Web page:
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Florida’s school safety dashboard helps parents and teachers address root causes of bullying, fighting and other misbehavior

Florida updated its school safety dashboard in April 2024, and it is now one of the most comprehensive in the nation. F. Chris Curran is an education policy professor at the University of Florida who partnered with Safe Schools for Alex, a nonprofit created by Max Schachter following the murder of his son Alex in the Parkland massacre in 2018, to release the new version of the dashboard. The Conversation asked him how parents and schools can benefit from the dashboard and what other states might learn from it as well.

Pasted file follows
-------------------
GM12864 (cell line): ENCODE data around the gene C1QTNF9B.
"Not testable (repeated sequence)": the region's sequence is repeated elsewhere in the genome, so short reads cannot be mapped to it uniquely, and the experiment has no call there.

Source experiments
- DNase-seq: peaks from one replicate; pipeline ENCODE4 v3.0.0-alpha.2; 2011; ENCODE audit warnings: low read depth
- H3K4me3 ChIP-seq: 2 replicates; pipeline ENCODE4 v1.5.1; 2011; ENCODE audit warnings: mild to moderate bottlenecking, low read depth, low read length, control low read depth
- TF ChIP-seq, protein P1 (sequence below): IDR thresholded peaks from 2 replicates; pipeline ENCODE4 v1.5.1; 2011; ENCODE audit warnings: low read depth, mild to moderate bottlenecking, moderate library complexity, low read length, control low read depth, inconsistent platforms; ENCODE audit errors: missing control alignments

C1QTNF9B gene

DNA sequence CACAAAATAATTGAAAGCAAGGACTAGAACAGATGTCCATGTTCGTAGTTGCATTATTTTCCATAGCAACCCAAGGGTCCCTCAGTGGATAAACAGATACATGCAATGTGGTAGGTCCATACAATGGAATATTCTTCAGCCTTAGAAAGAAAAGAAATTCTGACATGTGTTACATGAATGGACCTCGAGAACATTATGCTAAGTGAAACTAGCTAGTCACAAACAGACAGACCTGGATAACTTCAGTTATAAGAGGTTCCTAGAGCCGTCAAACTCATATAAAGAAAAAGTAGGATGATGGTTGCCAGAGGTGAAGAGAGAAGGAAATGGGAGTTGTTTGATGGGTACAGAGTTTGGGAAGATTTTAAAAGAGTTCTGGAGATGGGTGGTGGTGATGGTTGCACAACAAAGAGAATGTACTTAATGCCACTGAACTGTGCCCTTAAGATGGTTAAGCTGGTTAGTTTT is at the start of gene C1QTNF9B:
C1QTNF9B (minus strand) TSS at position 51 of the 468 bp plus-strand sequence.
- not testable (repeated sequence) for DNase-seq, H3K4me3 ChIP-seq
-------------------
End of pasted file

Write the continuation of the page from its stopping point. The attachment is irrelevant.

Parents can use the Safe Schools for Alex dashboard to compare safety metrics in their child’s school with district and state averages as well as with other similar schools. The dashboard includes all public K-12 schools in Florida and over 50 indicators of school safety – ranging from fights and weapons to school bus crashes. Parents can also see information on school responses and resources, such as whether school staff are trained in suicide prevention and the ratio of counselors to students.

Access to this data lets parents and parent-teacher associations know what questions to ask of their teachers and school leaders to help them contribute to school improvement plans. It can also help parents better support their own children at home by talking about and addressing issues they see in the dashboard. For example, parents might talk to their kids about bullying or hazing, using the statistics in the dashboard.